What is the Canada Pension Plan and how can you get the most out of it?

On February 12, 2020, Logan Wealth Management kicked off its 2020 webinar series with guest presenter, Marlene C. Buxton BA, CFP®, CLU®.  Marlene is the principal Fee-Only Financial Planner of Buxton Financial Inc. This presentation was entitled: Should you take CPP and OAS as soon as it’s available?  A Video of this webinar can be found here.


We’ve all heard of the Canada Pension Plan (CPP). Or at least, we’ve all seen the acronym on our paycheques. But what is it exactly? And why should we care?

The CPP is a form of retirement income that is open to all Canadians who have worked and paid into the system through deductions from their income. It’s actually very simple. When you contribute to the CPP, your money goes into a fund that is invested and used to pay out in your retirement; replacing 25% of your income up to the Yearly Maximum Pensionable Earnings (YMPE) amount. Some important attributes to know about the CPP is that it is a taxable benefit, allows couples to share, is indexed, and paid for life. All good things.

There are four reasons why you’d receive the CPP: retirement pension, disability benefits, survivor benefits, and post-retirement benefits. We’re going to focus on retirement pension for now.

The amount you can receive from the CPP depends on how much and for how long you’ve contributed. Keeping in mind that it is permitted to drop up to 17% (8 years) of contributions from the final calculation to compensate for years of lower income-earning, if you make the YMPE every year (in 2020, that would be $58,700) and if you contribute for at least 83% of the time you are eligible to contribute, then you’ll receive the maximum amount (which in 2020 is $1,175.83 per month). That being said, most of us, the average Canadian, won’t meet these requirements. And that’s okay. This program was created during a time when most employers provided pension plans and employees stayed with them throughout their entire working life. Since that’s no longer the case now, think of this as a cushion or a top-up on your retirement plan.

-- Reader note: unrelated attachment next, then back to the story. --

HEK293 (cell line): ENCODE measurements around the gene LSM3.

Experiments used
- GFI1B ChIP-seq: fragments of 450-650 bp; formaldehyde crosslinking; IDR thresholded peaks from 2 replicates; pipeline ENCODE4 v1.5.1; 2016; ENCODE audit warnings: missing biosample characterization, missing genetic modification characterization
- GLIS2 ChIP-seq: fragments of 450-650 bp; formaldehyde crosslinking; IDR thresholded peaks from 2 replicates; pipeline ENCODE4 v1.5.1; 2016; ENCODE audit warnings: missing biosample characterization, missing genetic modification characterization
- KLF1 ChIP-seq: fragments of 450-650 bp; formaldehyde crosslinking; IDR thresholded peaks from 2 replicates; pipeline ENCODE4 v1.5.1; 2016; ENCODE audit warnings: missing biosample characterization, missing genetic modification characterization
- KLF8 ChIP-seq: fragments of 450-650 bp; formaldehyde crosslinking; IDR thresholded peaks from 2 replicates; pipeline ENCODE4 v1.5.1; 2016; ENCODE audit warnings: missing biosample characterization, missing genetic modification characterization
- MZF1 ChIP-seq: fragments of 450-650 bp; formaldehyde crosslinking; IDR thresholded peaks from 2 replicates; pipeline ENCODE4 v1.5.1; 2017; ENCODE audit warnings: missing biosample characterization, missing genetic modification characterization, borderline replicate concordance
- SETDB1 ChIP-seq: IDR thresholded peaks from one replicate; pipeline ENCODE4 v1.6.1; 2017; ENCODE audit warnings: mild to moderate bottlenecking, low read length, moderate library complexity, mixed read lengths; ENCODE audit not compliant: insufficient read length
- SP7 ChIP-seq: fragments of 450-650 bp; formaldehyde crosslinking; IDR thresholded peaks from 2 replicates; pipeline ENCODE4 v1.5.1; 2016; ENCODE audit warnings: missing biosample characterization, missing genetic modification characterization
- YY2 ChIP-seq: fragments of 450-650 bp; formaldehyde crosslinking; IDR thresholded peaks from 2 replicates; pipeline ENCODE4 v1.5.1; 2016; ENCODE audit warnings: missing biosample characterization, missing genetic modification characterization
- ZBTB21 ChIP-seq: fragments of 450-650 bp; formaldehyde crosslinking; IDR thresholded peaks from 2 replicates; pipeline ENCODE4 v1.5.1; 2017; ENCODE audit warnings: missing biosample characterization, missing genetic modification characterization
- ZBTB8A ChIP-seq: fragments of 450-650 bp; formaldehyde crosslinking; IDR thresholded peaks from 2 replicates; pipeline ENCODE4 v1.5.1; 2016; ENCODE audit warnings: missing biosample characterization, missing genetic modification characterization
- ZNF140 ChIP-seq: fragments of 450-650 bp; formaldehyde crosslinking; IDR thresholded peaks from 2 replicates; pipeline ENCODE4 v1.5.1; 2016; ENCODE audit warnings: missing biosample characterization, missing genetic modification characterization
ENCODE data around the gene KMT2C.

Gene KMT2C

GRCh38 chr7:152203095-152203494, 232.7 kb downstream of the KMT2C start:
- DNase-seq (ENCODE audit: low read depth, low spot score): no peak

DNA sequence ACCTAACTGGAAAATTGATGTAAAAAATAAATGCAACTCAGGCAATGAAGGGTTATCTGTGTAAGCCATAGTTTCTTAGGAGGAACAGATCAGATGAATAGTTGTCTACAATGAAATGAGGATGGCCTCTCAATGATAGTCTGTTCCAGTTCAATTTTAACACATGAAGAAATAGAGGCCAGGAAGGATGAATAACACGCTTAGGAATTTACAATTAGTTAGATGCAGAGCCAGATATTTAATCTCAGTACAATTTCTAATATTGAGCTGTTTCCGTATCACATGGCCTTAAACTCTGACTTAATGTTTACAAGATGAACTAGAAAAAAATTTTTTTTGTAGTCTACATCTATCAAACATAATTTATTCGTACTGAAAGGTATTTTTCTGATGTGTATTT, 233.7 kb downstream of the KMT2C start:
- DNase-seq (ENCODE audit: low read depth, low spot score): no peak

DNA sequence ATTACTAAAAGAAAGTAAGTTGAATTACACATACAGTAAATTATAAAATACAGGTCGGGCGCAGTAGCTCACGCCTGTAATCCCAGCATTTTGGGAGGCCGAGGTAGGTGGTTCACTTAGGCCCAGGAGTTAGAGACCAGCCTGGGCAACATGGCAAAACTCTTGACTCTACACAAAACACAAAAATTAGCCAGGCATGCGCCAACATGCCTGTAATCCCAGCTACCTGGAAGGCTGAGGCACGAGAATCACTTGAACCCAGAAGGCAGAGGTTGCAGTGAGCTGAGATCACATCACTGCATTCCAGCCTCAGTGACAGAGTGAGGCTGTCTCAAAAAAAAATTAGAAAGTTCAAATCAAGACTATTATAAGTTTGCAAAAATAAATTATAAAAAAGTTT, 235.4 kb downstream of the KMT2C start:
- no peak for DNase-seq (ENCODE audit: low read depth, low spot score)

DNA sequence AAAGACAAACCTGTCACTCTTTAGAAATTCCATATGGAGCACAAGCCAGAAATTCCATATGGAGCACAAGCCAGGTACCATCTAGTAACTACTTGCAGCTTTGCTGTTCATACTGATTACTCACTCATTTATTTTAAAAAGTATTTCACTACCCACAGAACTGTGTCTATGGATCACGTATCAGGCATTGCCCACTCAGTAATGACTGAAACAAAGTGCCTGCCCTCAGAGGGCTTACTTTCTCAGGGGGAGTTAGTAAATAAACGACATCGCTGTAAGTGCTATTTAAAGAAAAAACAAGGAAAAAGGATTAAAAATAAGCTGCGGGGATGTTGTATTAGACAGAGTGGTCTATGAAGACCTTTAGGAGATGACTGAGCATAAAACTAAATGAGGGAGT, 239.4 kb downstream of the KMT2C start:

So, how do you contribute to the CPP? If you work for a company, 50% of the contributions to the plan come from the employer, and 50% comes from the employee. If you’re self-employed, you have to pay both portions, but 50% (the employer portion) is deductible as a business expense. In 2020, the annual contribution amount is $2,898 or $5,796 for a self-employed person.

For couples, if a partner has a lower income, worked part-time, exited the workforce for several years, or focused on raising a child, CPP payments can be shared between the two of you. There’s even a provision for “child-rearing” that can be factored into account and increase your total monthly benefit. That being said, CPP Sharing is not the same thing as Income Splitting. It’s done separately from your taxes and is based on the number of years you’ve been living together. Regardless of how much each partner has contributed, if both of you are 60 years old and older, the years you’ve been living together count toward calculating the total benefit you’ll receive.

The biggest decision you’ll make is when to start taking CPP. There are three points in time that affect your outcome; when you turn 60, 65, and 70. If you start CPP before you turn 60, you’ll lose up to 36% of your pension permanently. So, if you’re still healthy and have no stressors to attend to, avoid taking this route. Most people start CPP between 60 and 65, however, for every month before your 65th birthday, it is reduced by 0.6%, which comes out to a loss of 7.2% per year. You are incentivized to delay receiving your CPP until age 70, at which point, your payments will be permanently increased by 0.7% for every month after your 65th birthday, or 8.4% per year. If it’s possible for you to wait until age 70, you’ll receive 42% more which is a significant amount.

Everyone’s financial and health situation is different so what makes sense for someone you know may not be the best for you. Talking to a financial advisor who can assess your retirement plan along with your personal circumstances will allow you to set realistic goals and plan for your golden years.